Yarn Along ~ Counting to One Thousand

Yarn Along

Joining Ginny and her knitting bookworms this morning on a Yarn Along……………

I’ve always seemed to look at the glass half empty instead of half full.

In recent years my tendency to look at that half empty glass has started changing.  It all began with Ann Voskamp’s book One Thousand Gifts.  After reading it I began a personal challenge to live fully right where I am, each and every day.  I joined the Joy Dare and began counting things to be thankful for until I got to 1000.  It has been an amazing journey.

Ingratitude seems to be something that dwells deep within our makeup.  When Jesus healed the ten lepers only one returned to thank him yet all ten lives would be dramatically changed for the good from that point onward.  That is pretty much says it – 90% ungrateful and only 10% giving thanks!

On top of my journal is the beaded beauty I have been working on, Danse Macabre.  Have I mentioned to you in another post that it has 1000 beads in it?  Yep, 1000…… I only remind you because I have shared with you ONE THOUSAND GIFTS on this Yarn Along today.  If you struggle with the ‘half empty’ as I do, this is a book for you.

 

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Yarn Along ~ Revisiting the Eliot Family

Several books have been read since I last joined Ginny and her peeps on a Yarn Along.  After reading Kate Atkinson’s two books about the Todd family, A God in Ruins and Life After Life I thought needed something a little more uplifting – not that Atkinson’s books were downers because they weren’t, they were very well written and I enjoyed them.  I just needed something familiar, a family that I have revisited more than once, the Eliots of Damerosehay.  This is a beloved trilogy that captured my heart and my imagination along with countless others who are fans of the bestselling author Elizabeth Goudge. Brilliant author!

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Every family has its particular bright stars, and David and Grandmother were the particular stars of the Eliot family, people in whose presence life was more worth living, people who warmed you, like the sun and lit the whole world to a richer glory.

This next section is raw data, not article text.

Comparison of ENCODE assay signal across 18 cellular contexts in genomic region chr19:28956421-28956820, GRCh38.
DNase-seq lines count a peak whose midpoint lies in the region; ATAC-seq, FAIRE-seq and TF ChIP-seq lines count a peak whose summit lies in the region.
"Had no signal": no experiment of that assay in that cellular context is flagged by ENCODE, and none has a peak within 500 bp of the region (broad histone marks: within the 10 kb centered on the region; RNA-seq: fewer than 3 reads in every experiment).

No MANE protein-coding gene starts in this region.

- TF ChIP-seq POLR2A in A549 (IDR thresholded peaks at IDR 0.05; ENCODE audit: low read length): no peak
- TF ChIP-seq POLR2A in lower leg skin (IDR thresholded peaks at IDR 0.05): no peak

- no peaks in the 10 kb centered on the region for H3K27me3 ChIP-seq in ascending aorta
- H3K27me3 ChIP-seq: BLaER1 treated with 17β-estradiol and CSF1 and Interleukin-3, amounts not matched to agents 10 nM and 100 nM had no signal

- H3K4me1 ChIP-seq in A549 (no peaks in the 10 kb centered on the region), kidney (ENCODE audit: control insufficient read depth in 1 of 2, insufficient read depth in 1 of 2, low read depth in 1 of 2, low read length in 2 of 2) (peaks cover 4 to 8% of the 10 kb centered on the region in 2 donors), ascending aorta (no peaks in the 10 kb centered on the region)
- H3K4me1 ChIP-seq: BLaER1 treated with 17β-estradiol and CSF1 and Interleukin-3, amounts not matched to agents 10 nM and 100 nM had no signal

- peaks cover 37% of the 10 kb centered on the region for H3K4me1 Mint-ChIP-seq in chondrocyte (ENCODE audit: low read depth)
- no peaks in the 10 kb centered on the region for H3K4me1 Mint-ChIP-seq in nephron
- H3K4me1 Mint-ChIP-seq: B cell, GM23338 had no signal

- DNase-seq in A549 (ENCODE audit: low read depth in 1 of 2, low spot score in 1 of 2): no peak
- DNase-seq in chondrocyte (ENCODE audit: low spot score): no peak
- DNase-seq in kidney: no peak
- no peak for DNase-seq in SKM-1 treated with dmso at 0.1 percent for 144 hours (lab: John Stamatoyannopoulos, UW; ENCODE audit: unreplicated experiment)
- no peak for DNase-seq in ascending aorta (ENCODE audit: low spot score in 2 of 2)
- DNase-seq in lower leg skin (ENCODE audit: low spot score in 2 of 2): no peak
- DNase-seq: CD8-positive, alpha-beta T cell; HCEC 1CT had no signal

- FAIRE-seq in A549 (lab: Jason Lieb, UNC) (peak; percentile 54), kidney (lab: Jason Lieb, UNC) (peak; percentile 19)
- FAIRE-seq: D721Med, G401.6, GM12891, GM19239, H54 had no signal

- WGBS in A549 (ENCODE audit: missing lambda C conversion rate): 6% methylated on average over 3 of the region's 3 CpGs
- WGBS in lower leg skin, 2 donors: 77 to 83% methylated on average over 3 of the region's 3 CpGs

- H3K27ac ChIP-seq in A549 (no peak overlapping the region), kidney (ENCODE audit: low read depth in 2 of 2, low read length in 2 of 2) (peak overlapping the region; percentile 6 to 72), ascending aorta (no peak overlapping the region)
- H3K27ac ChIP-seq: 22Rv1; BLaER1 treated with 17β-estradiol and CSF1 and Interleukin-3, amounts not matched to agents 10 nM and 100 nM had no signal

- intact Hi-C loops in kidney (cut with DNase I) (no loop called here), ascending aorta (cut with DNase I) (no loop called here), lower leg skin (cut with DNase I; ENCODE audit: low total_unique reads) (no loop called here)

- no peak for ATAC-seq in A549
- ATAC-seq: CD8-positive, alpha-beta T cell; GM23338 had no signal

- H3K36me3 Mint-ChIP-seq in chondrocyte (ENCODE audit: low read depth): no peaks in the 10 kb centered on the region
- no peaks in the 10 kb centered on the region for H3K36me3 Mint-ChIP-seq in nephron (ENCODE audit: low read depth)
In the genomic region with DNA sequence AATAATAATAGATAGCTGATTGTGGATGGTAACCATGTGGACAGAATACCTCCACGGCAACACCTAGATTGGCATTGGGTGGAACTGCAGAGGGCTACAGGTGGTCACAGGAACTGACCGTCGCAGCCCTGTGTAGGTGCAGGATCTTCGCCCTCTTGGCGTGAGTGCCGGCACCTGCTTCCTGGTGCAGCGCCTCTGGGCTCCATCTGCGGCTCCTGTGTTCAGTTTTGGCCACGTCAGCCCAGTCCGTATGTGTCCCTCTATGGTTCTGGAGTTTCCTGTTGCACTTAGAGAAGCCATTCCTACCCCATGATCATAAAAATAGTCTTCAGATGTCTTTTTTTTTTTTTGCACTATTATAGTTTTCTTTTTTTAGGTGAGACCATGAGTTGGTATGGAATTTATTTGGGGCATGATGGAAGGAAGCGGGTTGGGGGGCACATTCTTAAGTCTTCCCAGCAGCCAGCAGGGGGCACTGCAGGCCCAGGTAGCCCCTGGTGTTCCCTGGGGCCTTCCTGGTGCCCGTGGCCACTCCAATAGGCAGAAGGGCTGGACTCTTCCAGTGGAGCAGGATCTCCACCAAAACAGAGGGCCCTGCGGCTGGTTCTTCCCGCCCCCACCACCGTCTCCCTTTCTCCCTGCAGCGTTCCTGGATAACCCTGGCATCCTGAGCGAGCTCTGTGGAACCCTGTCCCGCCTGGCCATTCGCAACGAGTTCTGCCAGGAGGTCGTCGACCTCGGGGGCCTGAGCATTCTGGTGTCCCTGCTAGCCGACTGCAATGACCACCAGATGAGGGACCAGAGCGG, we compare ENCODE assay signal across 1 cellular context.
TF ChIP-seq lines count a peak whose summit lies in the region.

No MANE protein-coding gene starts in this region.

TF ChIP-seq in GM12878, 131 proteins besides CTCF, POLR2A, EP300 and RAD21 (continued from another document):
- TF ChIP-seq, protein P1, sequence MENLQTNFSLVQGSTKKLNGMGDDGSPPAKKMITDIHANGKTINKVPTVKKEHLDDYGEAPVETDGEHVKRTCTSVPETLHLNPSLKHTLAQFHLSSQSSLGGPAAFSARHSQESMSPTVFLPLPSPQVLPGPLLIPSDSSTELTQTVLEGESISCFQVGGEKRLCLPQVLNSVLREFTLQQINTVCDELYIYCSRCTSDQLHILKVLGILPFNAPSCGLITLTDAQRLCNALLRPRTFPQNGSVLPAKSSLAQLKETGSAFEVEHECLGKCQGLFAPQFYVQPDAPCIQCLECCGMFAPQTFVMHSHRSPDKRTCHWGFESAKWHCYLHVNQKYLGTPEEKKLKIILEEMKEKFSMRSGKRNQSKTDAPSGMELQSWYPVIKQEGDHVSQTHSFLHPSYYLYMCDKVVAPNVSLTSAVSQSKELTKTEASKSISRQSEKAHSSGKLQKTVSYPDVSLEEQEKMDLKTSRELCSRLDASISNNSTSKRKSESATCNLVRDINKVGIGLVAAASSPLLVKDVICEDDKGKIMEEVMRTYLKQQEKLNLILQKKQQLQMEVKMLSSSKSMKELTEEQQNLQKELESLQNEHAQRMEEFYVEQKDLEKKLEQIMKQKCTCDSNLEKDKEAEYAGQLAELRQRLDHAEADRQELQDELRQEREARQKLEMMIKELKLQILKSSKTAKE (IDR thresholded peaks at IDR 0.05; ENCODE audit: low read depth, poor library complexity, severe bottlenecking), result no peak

In my knitting world I am working on two shawls, both mystery knit alongs.  One has gone in time out because I goofed three rows down and it was alarming enough for me to set it aside before gathering fortitude to tink back.
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The second shawl is stunning and I am thoroughly smitten with the beautiful twisted stitches, tedious but well worth the effort.   I feel like a tortoise working on the border but my Ravelry friends assure me they are in the same race going at the same speed.  The border itself uses almost a whole skein of yarn so I need to keep reminding myself of that.

What about you?  Have you read any books lately that I might like to add to my list?

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Fragile

 

Did you know that the fragile land above the treeline, called the Alpine Life Zone, begins at eleven thousand feet above the sea?

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Have you ever stood where trees are unable to grow?

This fragile land, where the tundra meadows are a colorful mass of wildflowers, only has a growing season of six to eight weeks.  There are some 250 specie more than one occasion I have stood shivering in the middle of summer clad in jacket and woolens – wind whipping around me – to ask myself,  “How can anything possibly survive this harsh environment?”